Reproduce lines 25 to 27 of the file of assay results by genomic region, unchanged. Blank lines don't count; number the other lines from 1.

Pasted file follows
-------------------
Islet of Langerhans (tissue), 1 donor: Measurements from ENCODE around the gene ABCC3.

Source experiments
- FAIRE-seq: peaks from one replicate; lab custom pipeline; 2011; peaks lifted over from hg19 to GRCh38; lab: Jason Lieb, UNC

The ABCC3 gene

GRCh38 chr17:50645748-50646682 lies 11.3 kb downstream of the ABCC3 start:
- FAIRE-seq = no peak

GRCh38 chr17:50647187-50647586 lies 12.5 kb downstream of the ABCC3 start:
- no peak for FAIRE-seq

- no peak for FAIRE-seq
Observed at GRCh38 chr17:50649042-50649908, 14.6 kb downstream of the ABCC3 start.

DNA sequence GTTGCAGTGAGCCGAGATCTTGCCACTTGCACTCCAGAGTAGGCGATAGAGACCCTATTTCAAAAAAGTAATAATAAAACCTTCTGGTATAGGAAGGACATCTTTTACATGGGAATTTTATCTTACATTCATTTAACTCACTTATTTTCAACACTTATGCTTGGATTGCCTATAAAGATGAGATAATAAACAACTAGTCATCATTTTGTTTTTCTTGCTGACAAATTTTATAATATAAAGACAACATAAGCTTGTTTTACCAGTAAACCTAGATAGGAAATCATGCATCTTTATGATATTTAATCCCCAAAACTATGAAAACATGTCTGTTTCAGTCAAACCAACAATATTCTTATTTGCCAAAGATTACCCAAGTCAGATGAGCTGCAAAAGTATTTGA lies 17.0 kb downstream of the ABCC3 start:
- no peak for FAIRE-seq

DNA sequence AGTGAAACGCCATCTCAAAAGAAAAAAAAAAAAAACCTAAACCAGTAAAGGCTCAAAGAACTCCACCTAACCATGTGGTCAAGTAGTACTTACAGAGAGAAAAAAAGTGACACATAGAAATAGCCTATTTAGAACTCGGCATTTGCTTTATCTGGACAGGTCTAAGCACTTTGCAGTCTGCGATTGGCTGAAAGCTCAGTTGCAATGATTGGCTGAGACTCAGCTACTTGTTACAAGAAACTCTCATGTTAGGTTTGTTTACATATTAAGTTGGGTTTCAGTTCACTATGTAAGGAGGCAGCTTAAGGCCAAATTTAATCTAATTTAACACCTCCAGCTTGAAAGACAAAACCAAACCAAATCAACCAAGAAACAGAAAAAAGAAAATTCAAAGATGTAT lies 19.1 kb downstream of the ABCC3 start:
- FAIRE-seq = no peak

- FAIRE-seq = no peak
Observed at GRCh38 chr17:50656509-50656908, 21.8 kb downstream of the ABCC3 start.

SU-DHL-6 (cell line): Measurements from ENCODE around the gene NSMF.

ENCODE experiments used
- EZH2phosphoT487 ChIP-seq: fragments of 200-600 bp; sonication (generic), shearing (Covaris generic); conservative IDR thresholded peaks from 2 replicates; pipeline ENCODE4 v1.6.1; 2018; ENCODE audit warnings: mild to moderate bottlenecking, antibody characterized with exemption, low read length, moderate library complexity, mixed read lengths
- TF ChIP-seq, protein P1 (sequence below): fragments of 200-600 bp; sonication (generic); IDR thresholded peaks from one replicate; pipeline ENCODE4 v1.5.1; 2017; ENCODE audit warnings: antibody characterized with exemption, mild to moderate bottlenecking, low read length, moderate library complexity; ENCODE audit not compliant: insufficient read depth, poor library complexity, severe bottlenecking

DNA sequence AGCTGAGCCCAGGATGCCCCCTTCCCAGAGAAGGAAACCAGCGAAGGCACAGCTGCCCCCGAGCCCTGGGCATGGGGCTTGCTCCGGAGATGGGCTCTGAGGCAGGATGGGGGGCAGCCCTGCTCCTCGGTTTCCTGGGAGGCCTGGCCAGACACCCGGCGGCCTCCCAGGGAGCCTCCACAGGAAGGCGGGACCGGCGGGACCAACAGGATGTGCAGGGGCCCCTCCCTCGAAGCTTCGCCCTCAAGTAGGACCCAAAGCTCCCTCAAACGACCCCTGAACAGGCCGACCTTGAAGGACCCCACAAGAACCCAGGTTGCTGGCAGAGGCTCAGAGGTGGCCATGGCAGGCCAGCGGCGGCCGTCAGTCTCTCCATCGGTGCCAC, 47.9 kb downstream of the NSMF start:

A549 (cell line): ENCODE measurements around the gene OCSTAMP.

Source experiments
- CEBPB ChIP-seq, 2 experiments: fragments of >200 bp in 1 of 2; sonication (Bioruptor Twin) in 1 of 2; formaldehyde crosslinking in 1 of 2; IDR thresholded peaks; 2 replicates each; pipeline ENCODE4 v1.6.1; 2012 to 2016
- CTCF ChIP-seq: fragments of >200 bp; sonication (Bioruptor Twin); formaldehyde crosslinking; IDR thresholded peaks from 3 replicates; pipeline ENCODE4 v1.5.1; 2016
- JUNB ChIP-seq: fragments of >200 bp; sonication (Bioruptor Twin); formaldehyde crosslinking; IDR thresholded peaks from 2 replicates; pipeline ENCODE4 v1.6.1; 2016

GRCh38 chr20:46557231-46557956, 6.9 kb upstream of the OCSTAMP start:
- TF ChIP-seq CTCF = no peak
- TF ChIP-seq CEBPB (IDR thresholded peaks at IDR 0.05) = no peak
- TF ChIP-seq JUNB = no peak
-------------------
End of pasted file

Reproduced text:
- CTCF ChIP-seq: fragments of >200 bp; sonication (Bioruptor Twin); formaldehyde crosslinking; IDR thresholded peaks from 3 replicates; pipeline ENCODE4 v1.5.1; 2016
- JUNB ChIP-seq: fragments of >200 bp; sonication (Bioruptor Twin); formaldehyde crosslinking; IDR thresholded peaks from 2 replicates; pipeline ENCODE4 v1.6.1; 2016

GRCh38 chr20:46557231-46557956, 6.9 kb upstream of the OCSTAMP start: